Genetic Resources and Crop Evolution

, Volume 60, Issue 4, pp 1407–1421 | Cite as

Preservation of seed viability during 25 years of storage under standard genebank conditions

  • R. van Treuren
  • E. C. de Groot
  • Th. J. L. van Hintum
Research Article


Maintaining sufficient viability is critical to the sustainability of ex situ conserved seed collections. For this reason, accessions are regenerated when viability falls below a predefined threshold. Viability is monitored by determining the germination ability of accessions at predefined time intervals. Optimizing the frequency of these germination tests, in order to avoid waste of resources, is hampered by the scarce availability of data about seed longevity, particularly for material maintained under genebank conditions. Here we report on the analysis of nearly 40,000 germination test results collected for a wide range of crop species over a 25-years period by the centre for genetic resources, the Netherlands (CGN), where seeds of genebank accessions are dried to 3–7 % moisture content and stored for the long term under near-vacuum in aluminium foil bags at −20 °C. The results indicate that seed viability is well maintained for the large majority of seed lots during the first 25 years after regeneration as only 3.3 % of the monitoring tests revealed below-threshold germination values. It is argued that the majority of these sub-standard seed lots are due to other causes than seed ageing, including dormancy problems and estimation error in germination testing. For material, maintained under the seed management procedures and storage conditions practiced by CGN, it is therefore recommended to delay the first germination monitoring tests to 25 years after regeneration.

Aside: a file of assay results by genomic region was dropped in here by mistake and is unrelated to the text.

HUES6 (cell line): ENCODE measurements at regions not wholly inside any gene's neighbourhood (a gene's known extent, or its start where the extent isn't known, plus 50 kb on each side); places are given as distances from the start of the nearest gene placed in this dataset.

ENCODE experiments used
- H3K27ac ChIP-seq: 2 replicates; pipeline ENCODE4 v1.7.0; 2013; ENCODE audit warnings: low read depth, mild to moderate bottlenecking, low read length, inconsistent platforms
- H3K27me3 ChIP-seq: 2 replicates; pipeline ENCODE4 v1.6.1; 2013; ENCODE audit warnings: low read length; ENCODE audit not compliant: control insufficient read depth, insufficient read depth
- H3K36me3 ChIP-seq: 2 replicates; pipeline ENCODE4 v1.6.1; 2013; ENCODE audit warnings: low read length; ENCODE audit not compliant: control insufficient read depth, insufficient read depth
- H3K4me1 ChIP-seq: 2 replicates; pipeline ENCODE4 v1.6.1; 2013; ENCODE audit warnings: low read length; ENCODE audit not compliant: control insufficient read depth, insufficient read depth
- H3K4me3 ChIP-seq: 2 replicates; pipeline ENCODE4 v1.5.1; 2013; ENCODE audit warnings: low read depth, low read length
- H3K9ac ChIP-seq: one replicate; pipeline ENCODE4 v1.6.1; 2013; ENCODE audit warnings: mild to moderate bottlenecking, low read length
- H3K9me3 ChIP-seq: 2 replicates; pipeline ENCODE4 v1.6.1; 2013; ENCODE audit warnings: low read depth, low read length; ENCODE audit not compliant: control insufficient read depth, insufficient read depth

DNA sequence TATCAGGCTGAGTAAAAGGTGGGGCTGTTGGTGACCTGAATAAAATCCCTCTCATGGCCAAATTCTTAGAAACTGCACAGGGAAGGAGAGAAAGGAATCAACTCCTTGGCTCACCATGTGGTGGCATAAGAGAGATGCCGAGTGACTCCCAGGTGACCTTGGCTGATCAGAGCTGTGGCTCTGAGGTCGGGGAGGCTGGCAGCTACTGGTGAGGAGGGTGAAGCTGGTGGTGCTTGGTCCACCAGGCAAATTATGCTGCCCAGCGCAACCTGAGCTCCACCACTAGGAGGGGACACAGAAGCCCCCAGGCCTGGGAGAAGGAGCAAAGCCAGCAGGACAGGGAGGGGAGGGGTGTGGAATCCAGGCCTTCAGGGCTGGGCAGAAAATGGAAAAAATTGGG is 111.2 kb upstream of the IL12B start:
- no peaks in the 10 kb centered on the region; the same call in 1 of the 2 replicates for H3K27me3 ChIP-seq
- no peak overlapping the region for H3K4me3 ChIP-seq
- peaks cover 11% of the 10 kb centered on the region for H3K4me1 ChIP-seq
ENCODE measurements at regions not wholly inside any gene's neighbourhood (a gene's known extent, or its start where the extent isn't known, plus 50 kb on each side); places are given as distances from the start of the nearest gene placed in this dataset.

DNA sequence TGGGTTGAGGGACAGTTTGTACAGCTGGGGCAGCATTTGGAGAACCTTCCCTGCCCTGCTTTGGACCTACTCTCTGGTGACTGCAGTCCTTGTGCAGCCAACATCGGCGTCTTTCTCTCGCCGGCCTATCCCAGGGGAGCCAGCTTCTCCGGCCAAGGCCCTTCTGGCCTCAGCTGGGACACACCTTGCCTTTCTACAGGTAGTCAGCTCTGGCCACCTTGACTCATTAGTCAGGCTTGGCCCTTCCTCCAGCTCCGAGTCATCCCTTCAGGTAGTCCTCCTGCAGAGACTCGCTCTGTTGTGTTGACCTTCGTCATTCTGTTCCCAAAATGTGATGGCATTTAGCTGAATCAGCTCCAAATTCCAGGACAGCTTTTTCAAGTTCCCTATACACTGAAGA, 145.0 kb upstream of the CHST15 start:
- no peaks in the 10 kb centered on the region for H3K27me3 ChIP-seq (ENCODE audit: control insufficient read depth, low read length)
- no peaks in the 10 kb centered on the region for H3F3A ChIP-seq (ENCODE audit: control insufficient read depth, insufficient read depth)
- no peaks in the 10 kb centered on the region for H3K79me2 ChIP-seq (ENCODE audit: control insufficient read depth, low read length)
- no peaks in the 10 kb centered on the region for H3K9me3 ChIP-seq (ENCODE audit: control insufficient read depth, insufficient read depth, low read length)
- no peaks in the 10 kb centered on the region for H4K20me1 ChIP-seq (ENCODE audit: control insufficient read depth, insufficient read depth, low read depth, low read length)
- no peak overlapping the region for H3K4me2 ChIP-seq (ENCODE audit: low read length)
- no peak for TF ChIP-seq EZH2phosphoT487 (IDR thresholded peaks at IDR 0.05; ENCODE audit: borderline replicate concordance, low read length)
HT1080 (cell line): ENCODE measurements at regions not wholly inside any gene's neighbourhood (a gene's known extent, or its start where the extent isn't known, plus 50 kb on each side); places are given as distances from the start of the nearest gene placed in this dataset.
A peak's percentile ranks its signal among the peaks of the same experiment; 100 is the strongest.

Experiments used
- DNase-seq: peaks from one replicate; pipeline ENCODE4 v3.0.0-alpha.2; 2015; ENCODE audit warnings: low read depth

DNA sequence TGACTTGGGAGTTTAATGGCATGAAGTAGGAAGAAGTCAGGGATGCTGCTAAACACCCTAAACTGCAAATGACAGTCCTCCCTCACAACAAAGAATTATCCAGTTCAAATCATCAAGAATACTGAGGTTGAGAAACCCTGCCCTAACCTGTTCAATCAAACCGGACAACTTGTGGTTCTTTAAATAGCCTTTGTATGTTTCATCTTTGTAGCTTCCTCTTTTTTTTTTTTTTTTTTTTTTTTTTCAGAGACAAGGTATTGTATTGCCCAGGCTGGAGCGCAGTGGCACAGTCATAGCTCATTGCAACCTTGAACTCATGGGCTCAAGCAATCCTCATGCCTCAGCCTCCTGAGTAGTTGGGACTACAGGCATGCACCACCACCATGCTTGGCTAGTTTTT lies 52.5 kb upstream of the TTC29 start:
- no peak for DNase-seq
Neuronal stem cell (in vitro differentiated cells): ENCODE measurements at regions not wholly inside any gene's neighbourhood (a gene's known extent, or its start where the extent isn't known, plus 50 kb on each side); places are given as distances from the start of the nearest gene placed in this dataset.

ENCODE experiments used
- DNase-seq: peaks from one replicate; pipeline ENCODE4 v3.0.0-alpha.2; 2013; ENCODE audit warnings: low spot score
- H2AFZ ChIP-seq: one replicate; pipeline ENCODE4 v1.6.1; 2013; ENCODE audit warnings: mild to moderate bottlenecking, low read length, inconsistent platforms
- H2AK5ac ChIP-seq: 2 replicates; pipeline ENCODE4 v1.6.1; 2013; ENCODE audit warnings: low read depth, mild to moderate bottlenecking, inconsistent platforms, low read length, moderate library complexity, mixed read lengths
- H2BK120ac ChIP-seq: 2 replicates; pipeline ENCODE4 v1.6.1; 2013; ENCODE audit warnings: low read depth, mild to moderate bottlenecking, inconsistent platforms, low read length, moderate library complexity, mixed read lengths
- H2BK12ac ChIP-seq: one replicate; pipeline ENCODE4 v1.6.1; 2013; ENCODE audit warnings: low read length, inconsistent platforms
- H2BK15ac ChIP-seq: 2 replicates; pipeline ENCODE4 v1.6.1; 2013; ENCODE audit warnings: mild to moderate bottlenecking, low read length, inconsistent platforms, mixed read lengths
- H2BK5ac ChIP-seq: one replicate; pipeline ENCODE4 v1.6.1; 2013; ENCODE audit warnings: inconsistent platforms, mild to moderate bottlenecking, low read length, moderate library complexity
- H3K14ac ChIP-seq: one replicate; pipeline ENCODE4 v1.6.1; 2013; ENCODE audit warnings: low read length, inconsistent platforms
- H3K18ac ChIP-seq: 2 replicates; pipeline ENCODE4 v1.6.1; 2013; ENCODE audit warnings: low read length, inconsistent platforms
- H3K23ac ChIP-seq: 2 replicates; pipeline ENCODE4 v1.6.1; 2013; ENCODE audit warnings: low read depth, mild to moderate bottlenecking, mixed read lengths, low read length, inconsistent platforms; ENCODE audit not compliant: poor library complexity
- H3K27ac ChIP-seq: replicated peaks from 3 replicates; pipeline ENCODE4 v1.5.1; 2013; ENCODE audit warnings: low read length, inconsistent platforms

Accession maintenance Ex situ conservation Genebanks Germination testing Seed aging Seed longevity 



The work described in this study was part of the Programme for Statutory Research Tasks regarding Genetic Resources (WOT-03-436) and the Fundamental Research Programme on Sustainable Agriculture (KB-12-005.03-003) both funded by the Dutch Ministry of Economic Affairs, Agriculture and Innovation. The authors would like to thank Noor Bas, Roel Hoekstra, Frank Menting and Willem van Dooijeweert (CGN) for their contribution to the preparation of the study data. We are also grateful to Noor Bas, Willem van Dooijeweert, Steven Groot, Chris Kik, Bert Visser and two anonymous reviewers for their helpful comments to improve an earlier version of the manuscript.


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Copyright information

© Springer Science+Business Media Dordrecht 2012

Authors and Affiliations

  • R. van Treuren
    • 1
    • 2
  • E. C. de Groot
    • 1
    • 2
  • Th. J. L. van Hintum
    • 1
    • 2
  1. 1.Centre for Genetic ResourcesWageningenThe Netherlands
  2. 2.Wageningen University and Research CentreWageningenThe Netherlands

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